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The Truth About Kids and Sports Drinks

By HERWriter
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It is time for lunch and instead of soda you’ve packed your son or daughter a sports beverage. At soccer practice after school you hand them another sports beverage. At dinner you say no to the cola and give them yet another sports beverage. Each meal contained a variety of healthy fruits, vegetables, lean proteins and grains so you feel good about all your choices. However, you may think you’re doing a good thing by limiting their soda intake, but the reality is, many of these sports drinks contain a lot of unnecessary sugar. According to a new study, large consumption of sports beverages containing sugar could be negatively impacting your child’s health. The study was conducted at The Michael & Susan Dell Center for Healthy Living at The University of Texas Health Science Center in Houston. The study is set to be published the October edition of Pediatrics.

The study followed 8th and 11th graders at a Texas school and looked at their sweetened beverage intake in addition to both unhealthy and healthy food choices as well as their physical activity level. These beverages are often touted in the media as a healthy alternative to sodas, leaving many parents reaching for them instead. Most of them, however, are laden with sugar and high-fructose corn syrup. The study found that more than a quarter of these students were drinking sports drink as much as two to three times a day.
The study concludes that the over-consumption of sugary beverages including soda and sports beverages could be contributing to the nation’s childhood obesity problem. Researchers said, “Drinking just one can of soda or other sugary beverage a day could lead to more than a ten pound weight gain in a year.” Nutritionists warn parents not to give their children more than one glass of sugary juice whether natural or not a day. Sports drinks should be used only when they are exercising at an extreme level. Water is the best replenishment for loss of fluids during exercise. I can remember playing softball in the extreme summer heat and relying on fruits such as oranges to revive and add back in nutrients.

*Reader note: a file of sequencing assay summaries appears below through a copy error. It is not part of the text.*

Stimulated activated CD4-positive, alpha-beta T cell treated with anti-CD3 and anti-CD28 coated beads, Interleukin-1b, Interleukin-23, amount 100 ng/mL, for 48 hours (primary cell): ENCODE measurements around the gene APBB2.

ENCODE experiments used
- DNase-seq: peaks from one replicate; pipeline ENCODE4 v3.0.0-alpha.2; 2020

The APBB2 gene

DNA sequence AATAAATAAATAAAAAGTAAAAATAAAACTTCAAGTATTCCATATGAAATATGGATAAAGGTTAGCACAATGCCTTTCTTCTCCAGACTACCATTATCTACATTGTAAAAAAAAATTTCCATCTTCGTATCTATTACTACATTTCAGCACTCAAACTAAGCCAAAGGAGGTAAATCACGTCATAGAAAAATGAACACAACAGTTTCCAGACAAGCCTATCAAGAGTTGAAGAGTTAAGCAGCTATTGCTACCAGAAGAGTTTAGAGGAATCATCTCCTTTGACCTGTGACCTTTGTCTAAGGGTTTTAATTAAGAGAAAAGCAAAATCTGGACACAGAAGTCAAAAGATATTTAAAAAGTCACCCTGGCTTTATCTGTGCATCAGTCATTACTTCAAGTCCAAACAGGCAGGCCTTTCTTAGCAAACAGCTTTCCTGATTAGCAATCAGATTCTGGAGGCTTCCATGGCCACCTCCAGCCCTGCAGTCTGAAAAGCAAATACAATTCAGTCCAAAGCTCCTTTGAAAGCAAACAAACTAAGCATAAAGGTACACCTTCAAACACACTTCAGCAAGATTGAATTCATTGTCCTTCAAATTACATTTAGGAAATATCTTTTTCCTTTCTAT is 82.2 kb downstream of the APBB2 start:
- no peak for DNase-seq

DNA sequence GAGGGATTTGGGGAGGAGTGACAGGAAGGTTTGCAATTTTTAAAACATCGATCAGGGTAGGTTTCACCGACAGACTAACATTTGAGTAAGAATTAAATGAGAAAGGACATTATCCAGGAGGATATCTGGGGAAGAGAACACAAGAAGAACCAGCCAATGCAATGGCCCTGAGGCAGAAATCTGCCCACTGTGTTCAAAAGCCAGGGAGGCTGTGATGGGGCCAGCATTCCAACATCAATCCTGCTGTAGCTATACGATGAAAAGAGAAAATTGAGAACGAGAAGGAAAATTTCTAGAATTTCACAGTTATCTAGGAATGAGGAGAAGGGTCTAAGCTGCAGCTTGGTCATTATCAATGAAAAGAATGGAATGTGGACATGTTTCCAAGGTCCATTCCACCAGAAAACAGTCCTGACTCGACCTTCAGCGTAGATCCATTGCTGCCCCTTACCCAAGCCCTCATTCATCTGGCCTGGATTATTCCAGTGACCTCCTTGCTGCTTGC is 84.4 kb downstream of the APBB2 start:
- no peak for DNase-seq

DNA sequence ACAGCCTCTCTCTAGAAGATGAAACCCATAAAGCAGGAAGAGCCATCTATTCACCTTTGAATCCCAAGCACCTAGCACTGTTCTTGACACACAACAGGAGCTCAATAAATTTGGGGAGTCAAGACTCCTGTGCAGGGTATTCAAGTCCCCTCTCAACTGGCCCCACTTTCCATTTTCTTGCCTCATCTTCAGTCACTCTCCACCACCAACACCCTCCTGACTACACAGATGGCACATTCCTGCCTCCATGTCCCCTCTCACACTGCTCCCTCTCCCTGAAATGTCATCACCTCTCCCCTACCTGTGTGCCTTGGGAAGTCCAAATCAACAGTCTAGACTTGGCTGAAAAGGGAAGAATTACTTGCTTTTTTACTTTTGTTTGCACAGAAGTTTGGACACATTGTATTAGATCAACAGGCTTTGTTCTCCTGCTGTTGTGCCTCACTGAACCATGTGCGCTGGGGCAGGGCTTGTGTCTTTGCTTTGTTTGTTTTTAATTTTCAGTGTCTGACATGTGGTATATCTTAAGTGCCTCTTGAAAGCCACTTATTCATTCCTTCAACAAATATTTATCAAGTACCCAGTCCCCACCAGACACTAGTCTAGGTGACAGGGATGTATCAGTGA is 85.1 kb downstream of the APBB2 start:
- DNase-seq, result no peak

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Whatever happened to serving milk? Kids should be drinking 32 z daily, or consuming other dairy to get calcium laid in. I know I am not that young anymore, but it was milk my parents supplied us with growing up. Yeah, there might be an occassional soda--but only at a party, or occassional trip out of town when we stopped for burgers--but likely it was a milk shake over a soda. Dairy seems awfully neglected these days when I hear discussions of what kids eat/drink.

October 6, 2010 - 6:26pm
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We value and respect our HERWriters' experiences, but everyone is different. Many of our writers are speaking from personal experience, and what's worked for them may not work for you. Their articles are not a substitute for medical advice, although we hope you can gain knowledge from their insight.

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